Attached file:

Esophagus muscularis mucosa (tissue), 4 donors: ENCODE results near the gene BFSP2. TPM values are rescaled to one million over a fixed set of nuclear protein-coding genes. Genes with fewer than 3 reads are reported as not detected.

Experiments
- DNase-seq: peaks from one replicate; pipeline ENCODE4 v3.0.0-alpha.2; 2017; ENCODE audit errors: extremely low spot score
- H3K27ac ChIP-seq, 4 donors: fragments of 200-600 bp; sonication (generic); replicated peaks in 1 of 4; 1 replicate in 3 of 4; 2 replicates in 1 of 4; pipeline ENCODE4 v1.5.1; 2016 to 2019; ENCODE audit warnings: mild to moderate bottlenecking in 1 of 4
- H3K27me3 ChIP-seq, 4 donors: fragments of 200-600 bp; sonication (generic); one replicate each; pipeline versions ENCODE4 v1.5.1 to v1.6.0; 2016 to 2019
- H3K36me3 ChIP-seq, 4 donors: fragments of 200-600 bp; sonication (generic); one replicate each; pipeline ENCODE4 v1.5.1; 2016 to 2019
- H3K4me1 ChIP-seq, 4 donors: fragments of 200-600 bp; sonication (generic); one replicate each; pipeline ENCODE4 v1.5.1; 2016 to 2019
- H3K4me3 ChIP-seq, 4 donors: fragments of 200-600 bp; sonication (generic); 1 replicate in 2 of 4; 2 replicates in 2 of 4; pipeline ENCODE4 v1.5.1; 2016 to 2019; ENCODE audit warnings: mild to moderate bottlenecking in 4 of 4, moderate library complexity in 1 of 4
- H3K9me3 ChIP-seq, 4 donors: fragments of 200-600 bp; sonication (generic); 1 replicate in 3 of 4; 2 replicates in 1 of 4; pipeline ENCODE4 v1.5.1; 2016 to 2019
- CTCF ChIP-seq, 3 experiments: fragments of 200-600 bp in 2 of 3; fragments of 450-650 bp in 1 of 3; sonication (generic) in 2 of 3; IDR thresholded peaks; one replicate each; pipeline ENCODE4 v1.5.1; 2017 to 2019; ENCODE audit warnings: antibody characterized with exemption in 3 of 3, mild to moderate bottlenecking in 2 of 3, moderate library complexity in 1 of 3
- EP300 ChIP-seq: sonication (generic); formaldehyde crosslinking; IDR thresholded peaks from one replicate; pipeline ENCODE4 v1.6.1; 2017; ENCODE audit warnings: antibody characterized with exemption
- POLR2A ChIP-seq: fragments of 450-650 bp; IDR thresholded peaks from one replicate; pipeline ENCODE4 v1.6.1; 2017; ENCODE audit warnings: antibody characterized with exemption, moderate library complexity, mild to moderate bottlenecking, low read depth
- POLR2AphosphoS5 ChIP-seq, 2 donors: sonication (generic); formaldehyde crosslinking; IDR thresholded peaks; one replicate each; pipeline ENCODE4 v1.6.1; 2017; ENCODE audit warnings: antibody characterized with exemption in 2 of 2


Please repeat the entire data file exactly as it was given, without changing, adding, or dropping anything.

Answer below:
Esophagus muscularis mucosa (tissue), 4 donors: ENCODE results near the gene BFSP2. TPM values are rescaled to one million over a fixed set of nuclear protein-coding genes. Genes with fewer than 3 reads are reported as not detected.

Experiments
- DNase-seq: peaks from one replicate; pipeline ENCODE4 v3.0.0-alpha.2; 2017; ENCODE audit errors: extremely low spot score
- H3K27ac ChIP-seq, 4 donors: fragments of 200-600 bp; sonication (generic); replicated peaks in 1 of 4; 1 replicate in 3 of 4; 2 replicates in 1 of 4; pipeline ENCODE4 v1.5.1; 2016 to 2019; ENCODE audit warnings: mild to moderate bottlenecking in 1 of 4
- H3K27me3 ChIP-seq, 4 donors: fragments of 200-600 bp; sonication (generic); one replicate each; pipeline versions ENCODE4 v1.5.1 to v1.6.0; 2016 to 2019
- H3K36me3 ChIP-seq, 4 donors: fragments of 200-600 bp; sonication (generic); one replicate each; pipeline ENCODE4 v1.5.1; 2016 to 2019
- H3K4me1 ChIP-seq, 4 donors: fragments of 200-600 bp; sonication (generic); one replicate each; pipeline ENCODE4 v1.5.1; 2016 to 2019
- H3K4me3 ChIP-seq, 4 donors: fragments of 200-600 bp; sonication (generic); 1 replicate in 2 of 4; 2 replicates in 2 of 4; pipeline ENCODE4 v1.5.1; 2016 to 2019; ENCODE audit warnings: mild to moderate bottlenecking in 4 of 4, moderate library complexity in 1 of 4
- H3K9me3 ChIP-seq, 4 donors: fragments of 200-600 bp; sonication (generic); 1 replicate in 3 of 4; 2 replicates in 1 of 4; pipeline ENCODE4 v1.5.1; 2016 to 2019
- CTCF ChIP-seq, 3 experiments: fragments of 200-600 bp in 2 of 3; fragments of 450-650 bp in 1 of 3; sonication (generic) in 2 of 3; IDR thresholded peaks; one replicate each; pipeline ENCODE4 v1.5.1; 2017 to 2019; ENCODE audit warnings: antibody characterized with exemption in 3 of 3, mild to moderate bottlenecking in 2 of 3, moderate library complexity in 1 of 3
- EP300 ChIP-seq: sonication (generic); formaldehyde crosslinking; IDR thresholded peaks from one replicate; pipeline ENCODE4 v1.6.1; 2017; ENCODE audit warnings: antibody characterized with exemption
- POLR2A ChIP-seq: fragments of 450-650 bp; IDR thresholded peaks from one replicate; pipeline ENCODE4 v1.6.1; 2017; ENCODE audit warnings: antibody characterized with exemption, moderate library complexity, mild to moderate bottlenecking, low read depth
- POLR2AphosphoS5 ChIP-seq, 2 donors: sonication (generic); formaldehyde crosslinking; IDR thresholded peaks; one replicate each; pipeline ENCODE4 v1.6.1; 2017; ENCODE audit warnings: antibody characterized with exemption in 2 of 2